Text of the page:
Businesses failing to comprehensively measure and manage emissions

Only 10% of major companies are comprehensively measuring and reducing emissions across the value chain, with a new survey finding that businesses could be saving millions of pounds by acting on decarbonisation.


Businesses failing to comprehensively measure and manage emissions

The Boston Consulting Group (BCG) surveyed more than 1,600 organisations for its 2022 CO2 AI by BCG Carbon Emissions Survey, published this week. Each organisation had at least 1,000 employees and revenues ranged from $100m to more than $10bn. Organisations were based across 14 industries and 18 countries and are, in aggregate, accountable for around 40% of global emissions.

The survey found that only 10% of companies are measuring scope 1, 2 and 3 emissions comprehensively – an increase of 1% on 2021 levels. Additionally, respondents reported a 35% to 30% average error rate in the carbon emission measurements.

“These measurements are crucial to helping companies work towards their net-zero goals,” BCG’s CO2 AI’s founder Charlotte Degot said. “And they need be supported by digital tools that help them achieve accuracy and comprehensiveness, which helps decision making for reduction.”

With CDP reporting that Scope 3 emissions can account for more than 90% of a company’s emissions, the BCG survey warns that only 12% of organisations surveyed consider scope 3 their top priority.

The survey also notes the business benefits of acting on decarbonisation. Of the respondents who claimed they were measuring the full scope of their emissions, 64% noted that they were able to reduce these emissions “significantly”. Moreover, more than 70% of survey respondents claim that they can generate at least $1m in annual benefits from emissions reductions, with 37% claiming these benefits would surpass $100m.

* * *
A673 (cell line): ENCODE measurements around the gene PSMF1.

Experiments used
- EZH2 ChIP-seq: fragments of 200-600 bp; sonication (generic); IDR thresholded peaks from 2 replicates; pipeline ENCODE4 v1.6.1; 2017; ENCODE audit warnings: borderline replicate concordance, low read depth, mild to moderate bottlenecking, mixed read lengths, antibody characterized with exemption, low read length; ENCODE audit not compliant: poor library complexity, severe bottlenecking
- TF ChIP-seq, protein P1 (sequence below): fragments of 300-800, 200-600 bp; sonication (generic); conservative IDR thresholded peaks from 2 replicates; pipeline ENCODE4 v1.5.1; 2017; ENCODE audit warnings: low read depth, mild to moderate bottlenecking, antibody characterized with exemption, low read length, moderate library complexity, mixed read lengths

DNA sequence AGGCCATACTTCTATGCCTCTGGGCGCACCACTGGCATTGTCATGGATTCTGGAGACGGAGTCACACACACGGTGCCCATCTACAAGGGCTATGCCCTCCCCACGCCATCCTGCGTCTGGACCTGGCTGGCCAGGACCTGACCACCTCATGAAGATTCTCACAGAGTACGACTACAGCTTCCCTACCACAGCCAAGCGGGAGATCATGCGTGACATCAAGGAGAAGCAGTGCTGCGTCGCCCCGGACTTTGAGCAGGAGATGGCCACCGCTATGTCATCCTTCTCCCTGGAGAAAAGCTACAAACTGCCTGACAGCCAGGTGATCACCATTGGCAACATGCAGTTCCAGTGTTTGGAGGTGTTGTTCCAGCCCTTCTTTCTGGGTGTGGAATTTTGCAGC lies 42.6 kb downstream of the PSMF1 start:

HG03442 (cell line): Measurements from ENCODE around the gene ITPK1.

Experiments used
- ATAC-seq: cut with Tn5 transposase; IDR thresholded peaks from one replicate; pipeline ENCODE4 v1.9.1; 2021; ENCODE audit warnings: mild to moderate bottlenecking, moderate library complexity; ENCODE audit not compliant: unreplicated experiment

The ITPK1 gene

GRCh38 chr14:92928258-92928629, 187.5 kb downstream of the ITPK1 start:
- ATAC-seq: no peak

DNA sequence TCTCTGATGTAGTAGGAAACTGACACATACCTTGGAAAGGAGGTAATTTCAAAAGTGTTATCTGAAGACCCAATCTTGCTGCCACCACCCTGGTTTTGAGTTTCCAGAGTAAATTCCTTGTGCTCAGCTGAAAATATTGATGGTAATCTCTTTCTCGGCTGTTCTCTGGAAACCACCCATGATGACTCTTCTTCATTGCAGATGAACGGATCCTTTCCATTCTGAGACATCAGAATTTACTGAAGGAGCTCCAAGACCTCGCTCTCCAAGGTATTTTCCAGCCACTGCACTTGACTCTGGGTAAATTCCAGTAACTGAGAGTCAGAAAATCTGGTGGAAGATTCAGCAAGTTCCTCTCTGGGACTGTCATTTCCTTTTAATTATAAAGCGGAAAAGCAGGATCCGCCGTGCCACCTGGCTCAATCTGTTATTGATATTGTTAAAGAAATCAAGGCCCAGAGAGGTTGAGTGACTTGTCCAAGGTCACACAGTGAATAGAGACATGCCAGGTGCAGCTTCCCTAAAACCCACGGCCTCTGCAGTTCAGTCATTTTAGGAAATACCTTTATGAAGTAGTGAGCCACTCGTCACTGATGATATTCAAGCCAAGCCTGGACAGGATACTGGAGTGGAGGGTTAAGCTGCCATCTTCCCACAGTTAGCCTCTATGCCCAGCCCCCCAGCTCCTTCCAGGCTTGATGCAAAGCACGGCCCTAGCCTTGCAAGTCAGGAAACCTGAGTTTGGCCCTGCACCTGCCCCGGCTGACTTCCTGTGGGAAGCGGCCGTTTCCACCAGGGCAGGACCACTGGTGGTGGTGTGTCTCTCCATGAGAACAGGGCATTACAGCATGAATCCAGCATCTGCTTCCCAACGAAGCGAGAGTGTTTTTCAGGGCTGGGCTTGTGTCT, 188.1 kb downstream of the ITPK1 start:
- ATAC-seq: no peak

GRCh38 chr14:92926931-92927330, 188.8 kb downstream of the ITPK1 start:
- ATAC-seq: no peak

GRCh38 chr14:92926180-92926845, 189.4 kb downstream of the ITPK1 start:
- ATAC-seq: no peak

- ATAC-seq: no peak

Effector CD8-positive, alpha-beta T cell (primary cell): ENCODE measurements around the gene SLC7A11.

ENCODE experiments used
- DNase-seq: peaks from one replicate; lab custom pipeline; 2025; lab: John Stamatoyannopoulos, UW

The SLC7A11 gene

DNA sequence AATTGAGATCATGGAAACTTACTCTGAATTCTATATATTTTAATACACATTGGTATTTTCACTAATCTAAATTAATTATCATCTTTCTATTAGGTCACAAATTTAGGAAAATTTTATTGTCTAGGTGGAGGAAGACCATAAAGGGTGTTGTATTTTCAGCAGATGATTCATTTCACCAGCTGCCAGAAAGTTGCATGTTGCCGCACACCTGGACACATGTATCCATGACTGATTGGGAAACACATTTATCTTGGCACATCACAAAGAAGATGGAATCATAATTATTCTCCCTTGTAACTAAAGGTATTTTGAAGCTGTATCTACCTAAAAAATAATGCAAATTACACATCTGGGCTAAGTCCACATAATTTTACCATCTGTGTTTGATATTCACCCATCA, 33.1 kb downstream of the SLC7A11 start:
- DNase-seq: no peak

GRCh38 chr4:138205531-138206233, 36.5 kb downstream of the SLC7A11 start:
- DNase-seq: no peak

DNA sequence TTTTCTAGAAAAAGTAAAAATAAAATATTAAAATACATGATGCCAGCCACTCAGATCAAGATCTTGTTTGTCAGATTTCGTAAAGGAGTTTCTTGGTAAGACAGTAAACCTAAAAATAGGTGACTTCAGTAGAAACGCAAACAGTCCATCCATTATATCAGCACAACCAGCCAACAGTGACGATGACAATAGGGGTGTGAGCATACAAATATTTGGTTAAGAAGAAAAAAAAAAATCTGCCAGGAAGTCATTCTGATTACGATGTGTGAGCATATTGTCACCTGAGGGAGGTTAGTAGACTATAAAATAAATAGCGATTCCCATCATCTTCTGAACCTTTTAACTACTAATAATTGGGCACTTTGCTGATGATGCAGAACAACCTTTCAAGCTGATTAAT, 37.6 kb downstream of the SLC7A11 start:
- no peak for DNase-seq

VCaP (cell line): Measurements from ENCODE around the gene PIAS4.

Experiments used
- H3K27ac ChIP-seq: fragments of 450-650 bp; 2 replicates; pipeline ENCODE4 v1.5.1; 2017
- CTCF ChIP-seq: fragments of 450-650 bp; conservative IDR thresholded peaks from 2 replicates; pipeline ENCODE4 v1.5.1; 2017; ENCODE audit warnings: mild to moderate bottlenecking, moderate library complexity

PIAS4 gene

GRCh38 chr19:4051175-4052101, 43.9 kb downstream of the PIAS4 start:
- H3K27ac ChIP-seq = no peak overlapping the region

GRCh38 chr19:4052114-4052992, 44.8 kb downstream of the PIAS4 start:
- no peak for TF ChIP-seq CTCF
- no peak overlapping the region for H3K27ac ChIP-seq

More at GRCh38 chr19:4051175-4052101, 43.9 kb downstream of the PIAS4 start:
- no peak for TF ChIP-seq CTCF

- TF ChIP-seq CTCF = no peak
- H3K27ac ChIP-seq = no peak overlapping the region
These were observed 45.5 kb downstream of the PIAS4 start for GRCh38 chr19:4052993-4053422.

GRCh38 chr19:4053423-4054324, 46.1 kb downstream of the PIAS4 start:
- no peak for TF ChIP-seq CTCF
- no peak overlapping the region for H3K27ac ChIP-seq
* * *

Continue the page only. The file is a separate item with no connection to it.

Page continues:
Other business benefits include improved reputation (cited by 54%) and attracting and retaining talent (cited by 37%).

SME challenge

Emissions measurement is challenging for any businesses, but SMEs are particularly stretched by efforts to improve action in this area.

A poll of more than 1,000 UK-based SMEs has found that just one in ten are measuring the carbon footprint of their operations.

The poll was conducted by O2 and the British Chambers of Commerce (BCC) last year, garnering responses from 1,072 businesses. Of these respondents, 94% represented SMEs.

Of the respondents from SMEs, just 11% said their firm is measuring greenhouse gas emissions annually or more regularly. As a rule of thumb, the smaller the business, the less likely it was to be undertaking this task. The proportion fell to 9% for small businesses and 5% for microbusinesses. In comparison, the BCC estimates that the portion of UK businesses with 50 or more employees that measure emissions is 26%.

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